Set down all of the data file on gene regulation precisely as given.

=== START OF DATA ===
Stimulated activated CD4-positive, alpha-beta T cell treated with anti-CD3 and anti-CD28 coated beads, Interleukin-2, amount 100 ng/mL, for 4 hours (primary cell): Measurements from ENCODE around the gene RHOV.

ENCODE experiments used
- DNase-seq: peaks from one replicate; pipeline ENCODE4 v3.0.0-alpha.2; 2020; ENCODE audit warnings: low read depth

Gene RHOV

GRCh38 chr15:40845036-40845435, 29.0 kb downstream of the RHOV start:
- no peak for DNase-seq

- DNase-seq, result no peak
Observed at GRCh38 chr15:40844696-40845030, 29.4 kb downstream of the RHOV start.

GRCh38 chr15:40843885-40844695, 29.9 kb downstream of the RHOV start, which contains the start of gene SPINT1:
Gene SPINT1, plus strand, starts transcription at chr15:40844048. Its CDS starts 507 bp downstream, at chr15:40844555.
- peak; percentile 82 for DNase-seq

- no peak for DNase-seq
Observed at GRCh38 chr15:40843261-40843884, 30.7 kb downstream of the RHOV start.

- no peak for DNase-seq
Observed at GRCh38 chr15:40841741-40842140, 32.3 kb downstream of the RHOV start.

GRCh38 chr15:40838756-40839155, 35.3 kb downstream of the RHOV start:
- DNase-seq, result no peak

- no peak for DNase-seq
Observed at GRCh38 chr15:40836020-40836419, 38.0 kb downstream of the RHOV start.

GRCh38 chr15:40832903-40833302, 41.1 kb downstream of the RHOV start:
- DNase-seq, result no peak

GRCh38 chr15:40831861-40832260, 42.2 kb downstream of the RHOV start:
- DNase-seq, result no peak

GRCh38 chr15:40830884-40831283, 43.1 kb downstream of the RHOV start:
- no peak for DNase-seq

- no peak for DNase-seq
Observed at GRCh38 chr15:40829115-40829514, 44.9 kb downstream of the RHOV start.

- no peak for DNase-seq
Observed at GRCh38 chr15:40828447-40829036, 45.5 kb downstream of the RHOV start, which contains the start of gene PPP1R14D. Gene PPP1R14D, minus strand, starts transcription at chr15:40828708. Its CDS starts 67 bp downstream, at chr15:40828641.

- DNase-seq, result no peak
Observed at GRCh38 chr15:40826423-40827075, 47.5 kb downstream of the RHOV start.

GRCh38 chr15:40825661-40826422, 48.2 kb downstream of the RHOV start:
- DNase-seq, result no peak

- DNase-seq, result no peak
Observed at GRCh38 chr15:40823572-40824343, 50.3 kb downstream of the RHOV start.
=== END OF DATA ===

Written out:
Stimulated activated CD4-positive, alpha-beta T cell treated with anti-CD3 and anti-CD28 coated beads, Interleukin-2, amount 100 ng/mL, for 4 hours (primary cell): Measurements from ENCODE around the gene RHOV.

ENCODE experiments used
- DNase-seq: peaks from one replicate; pipeline ENCODE4 v3.0.0-alpha.2; 2020; ENCODE audit warnings: low read depth

Gene RHOV

GRCh38 chr15:40845036-40845435, 29.0 kb downstream of the RHOV start:
- no peak for DNase-seq

- DNase-seq, result no peak
Observed at GRCh38 chr15:40844696-40845030, 29.4 kb downstream of the RHOV start.

GRCh38 chr15:40843885-40844695, 29.9 kb downstream of the RHOV start, which contains the start of gene SPINT1:
Gene SPINT1, plus strand, starts transcription at chr15:40844048. Its CDS starts 507 bp downstream, at chr15:40844555.
- peak; percentile 82 for DNase-seq

- no peak for DNase-seq
Observed at GRCh38 chr15:40843261-40843884, 30.7 kb downstream of the RHOV start.

- no peak for DNase-seq
Observed at GRCh38 chr15:40841741-40842140, 32.3 kb downstream of the RHOV start.

GRCh38 chr15:40838756-40839155, 35.3 kb downstream of the RHOV start:
- DNase-seq, result no peak

- no peak for DNase-seq
Observed at GRCh38 chr15:40836020-40836419, 38.0 kb downstream of the RHOV start.

GRCh38 chr15:40832903-40833302, 41.1 kb downstream of the RHOV start:
- DNase-seq, result no peak

GRCh38 chr15:40831861-40832260, 42.2 kb downstream of the RHOV start:
- DNase-seq, result no peak

GRCh38 chr15:40830884-40831283, 43.1 kb downstream of the RHOV start:
- no peak for DNase-seq

- no peak for DNase-seq
Observed at GRCh38 chr15:40829115-40829514, 44.9 kb downstream of the RHOV start.

- no peak for DNase-seq
Observed at GRCh38 chr15:40828447-40829036, 45.5 kb downstream of the RHOV start, which contains the start of gene PPP1R14D. Gene PPP1R14D, minus strand, starts transcription at chr15:40828708. Its CDS starts 67 bp downstream, at chr15:40828641.

- DNase-seq, result no peak
Observed at GRCh38 chr15:40826423-40827075, 47.5 kb downstream of the RHOV start.

GRCh38 chr15:40825661-40826422, 48.2 kb downstream of the RHOV start:
- DNase-seq, result no peak

- DNase-seq, result no peak
Observed at GRCh38 chr15:40823572-40824343, 50.3 kb downstream of the RHOV start.